As the European Commission announced today its largest-ever fine of €1.06 billion on chip maker Intel Corporation, the US is gearing up to take a more aggressive tack towards redressing monopolistic practices.
According to antitrust partner Bernardine Adkins, it could spell a new era of coordinated and aggressive antitrust enforcement by the competition authorities on both sides of the Atlantic. Global businesses could now find themselves facing a united front of US and EU competition authorities.
Following a six-year investigation into the IT giant Intel's behaviour, Competition Commissioner Neelie Kroes concluded that its practices constituted a "serious and sustained violation of the EU antitrust rules". She found that for a period of five years (from 2002 to 2007), when Intel held at least 70% of global market share, it had exploited its dominant position with a deliberate strategy to keep competitors out of the market.
According to the Commission, Intel did this through illegal loyalty-inducing rebates and by paying manufacturers and retailers to delay the launch and restrict the commercialisation of competitors' products. This occurred at a time when Intel's only significant rival – Advanced Micro Devices Inc – was a growing threat to Intel's position.
The news follows an announcement this week by Christine Varney. The Obama-appointed head of the US Department of Justice's antitrust division said that the Bush administration had "lost sight of an ultimate goal of antitrust laws – the protection of consumer welfare".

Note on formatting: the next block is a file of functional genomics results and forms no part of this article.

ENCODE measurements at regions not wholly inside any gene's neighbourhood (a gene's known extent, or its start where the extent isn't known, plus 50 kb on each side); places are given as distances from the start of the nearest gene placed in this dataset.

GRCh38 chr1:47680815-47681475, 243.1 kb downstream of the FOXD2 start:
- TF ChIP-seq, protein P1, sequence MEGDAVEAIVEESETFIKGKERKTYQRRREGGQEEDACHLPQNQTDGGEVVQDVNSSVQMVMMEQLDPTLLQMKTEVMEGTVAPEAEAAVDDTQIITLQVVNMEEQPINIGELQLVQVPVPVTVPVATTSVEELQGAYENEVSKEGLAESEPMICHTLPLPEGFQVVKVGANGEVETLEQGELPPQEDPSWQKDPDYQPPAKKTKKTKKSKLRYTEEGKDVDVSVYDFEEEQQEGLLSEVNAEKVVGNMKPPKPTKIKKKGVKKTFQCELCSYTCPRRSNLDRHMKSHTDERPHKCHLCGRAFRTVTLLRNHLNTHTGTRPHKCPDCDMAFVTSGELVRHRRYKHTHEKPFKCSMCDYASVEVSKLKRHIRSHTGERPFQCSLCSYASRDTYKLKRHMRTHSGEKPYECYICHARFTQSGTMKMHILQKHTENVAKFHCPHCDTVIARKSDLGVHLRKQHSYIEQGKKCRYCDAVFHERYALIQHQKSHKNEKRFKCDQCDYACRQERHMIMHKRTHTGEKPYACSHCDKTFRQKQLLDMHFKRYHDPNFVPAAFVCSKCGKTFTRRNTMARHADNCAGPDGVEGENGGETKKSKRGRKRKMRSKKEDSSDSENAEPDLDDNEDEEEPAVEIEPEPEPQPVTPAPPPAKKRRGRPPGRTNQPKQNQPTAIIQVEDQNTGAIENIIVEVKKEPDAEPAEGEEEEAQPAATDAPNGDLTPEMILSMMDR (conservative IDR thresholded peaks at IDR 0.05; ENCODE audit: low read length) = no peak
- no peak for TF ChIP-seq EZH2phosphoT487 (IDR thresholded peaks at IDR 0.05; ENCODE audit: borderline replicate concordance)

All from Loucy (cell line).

Bernardine adds, "There is mounting evidence to suggest the Commission, the Federal Trade Commission and the DOJ are taking a much more collaborative approach towards the investigation of anti-competitive practices. The EU Commission is, however, considerably ahead of the game – particularly in the IT sector, in view of its ongoing investigations into Rambus, Qualcomm, IP Com and IBM respectively."
"This is a strong reminder to companies to monitor their pricing practices in both the EU and in the US. Businesses should question whether their practices expose them to any risks of challenge and ensure their procedures are adequate so suspect practices do not arise or are quickly detected. The publicity that this record fine will stir up may well result in more challenges being made to the pricing practices of companies with large market shares. The double jeopardy rule won't apply – companies will face sanctions in both the US and EU if found to be engaging in anti-competitive practices."
Although the Commission's decision is based on established case law, Intel plans to appeal the record fine. It maintains that its rebate program is legal and actually benefits consumers by lowering prices.